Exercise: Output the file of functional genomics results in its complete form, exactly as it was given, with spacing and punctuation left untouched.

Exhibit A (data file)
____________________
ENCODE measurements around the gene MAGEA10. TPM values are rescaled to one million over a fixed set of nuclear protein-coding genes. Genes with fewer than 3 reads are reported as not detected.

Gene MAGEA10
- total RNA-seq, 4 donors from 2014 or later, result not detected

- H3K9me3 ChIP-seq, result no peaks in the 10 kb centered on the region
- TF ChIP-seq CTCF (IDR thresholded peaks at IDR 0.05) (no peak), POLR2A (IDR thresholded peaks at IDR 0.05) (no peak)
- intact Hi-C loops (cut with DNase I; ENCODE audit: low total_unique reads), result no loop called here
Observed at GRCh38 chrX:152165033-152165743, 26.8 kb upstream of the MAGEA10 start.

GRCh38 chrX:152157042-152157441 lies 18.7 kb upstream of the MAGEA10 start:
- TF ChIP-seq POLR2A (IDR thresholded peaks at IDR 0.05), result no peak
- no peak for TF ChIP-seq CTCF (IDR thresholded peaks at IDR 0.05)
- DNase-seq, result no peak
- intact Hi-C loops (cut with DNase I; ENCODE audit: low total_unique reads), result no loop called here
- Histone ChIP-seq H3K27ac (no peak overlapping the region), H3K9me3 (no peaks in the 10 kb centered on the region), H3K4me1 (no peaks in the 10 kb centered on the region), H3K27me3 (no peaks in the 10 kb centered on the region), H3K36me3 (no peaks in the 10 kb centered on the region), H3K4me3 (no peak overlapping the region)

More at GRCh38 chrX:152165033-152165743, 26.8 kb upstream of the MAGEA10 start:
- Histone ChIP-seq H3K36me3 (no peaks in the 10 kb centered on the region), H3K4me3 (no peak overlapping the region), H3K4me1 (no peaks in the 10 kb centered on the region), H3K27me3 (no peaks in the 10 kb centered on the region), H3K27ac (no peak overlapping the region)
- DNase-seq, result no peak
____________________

ENCODE measurements around the gene MAGEA10. TPM values are rescaled to one million over a fixed set of nuclear protein-coding genes. Genes with fewer than 3 reads are reported as not detected.

Gene MAGEA10
- total RNA-seq, 4 donors from 2014 or later, result not detected

- H3K9me3 ChIP-seq, result no peaks in the 10 kb centered on the region
- TF ChIP-seq CTCF (IDR thresholded peaks at IDR 0.05) (no peak), POLR2A (IDR thresholded peaks at IDR 0.05) (no peak)
- intact Hi-C loops (cut with DNase I; ENCODE audit: low total_unique reads), result no loop called here
Observed at GRCh38 chrX:152165033-152165743, 26.8 kb upstream of the MAGEA10 start.

GRCh38 chrX:152157042-152157441 lies 18.7 kb upstream of the MAGEA10 start:
- TF ChIP-seq POLR2A (IDR thresholded peaks at IDR 0.05), result no peak
- no peak for TF ChIP-seq CTCF (IDR thresholded peaks at IDR 0.05)
- DNase-seq, result no peak
- intact Hi-C loops (cut with DNase I; ENCODE audit: low total_unique reads), result no loop called here
- Histone ChIP-seq H3K27ac (no peak overlapping the region), H3K9me3 (no peaks in the 10 kb centered on the region), H3K4me1 (no peaks in the 10 kb centered on the region), H3K27me3 (no peaks in the 10 kb centered on the region), H3K36me3 (no peaks in the 10 kb centered on the region), H3K4me3 (no peak overlapping the region)

More at GRCh38 chrX:152165033-152165743, 26.8 kb upstream of the MAGEA10 start:
- Histone ChIP-seq H3K36me3 (no peaks in the 10 kb centered on the region), H3K4me3 (no peak overlapping the region), H3K4me1 (no peaks in the 10 kb centered on the region), H3K27me3 (no peaks in the 10 kb centered on the region), H3K27ac (no peak overlapping the region)
- DNase-seq, result no peak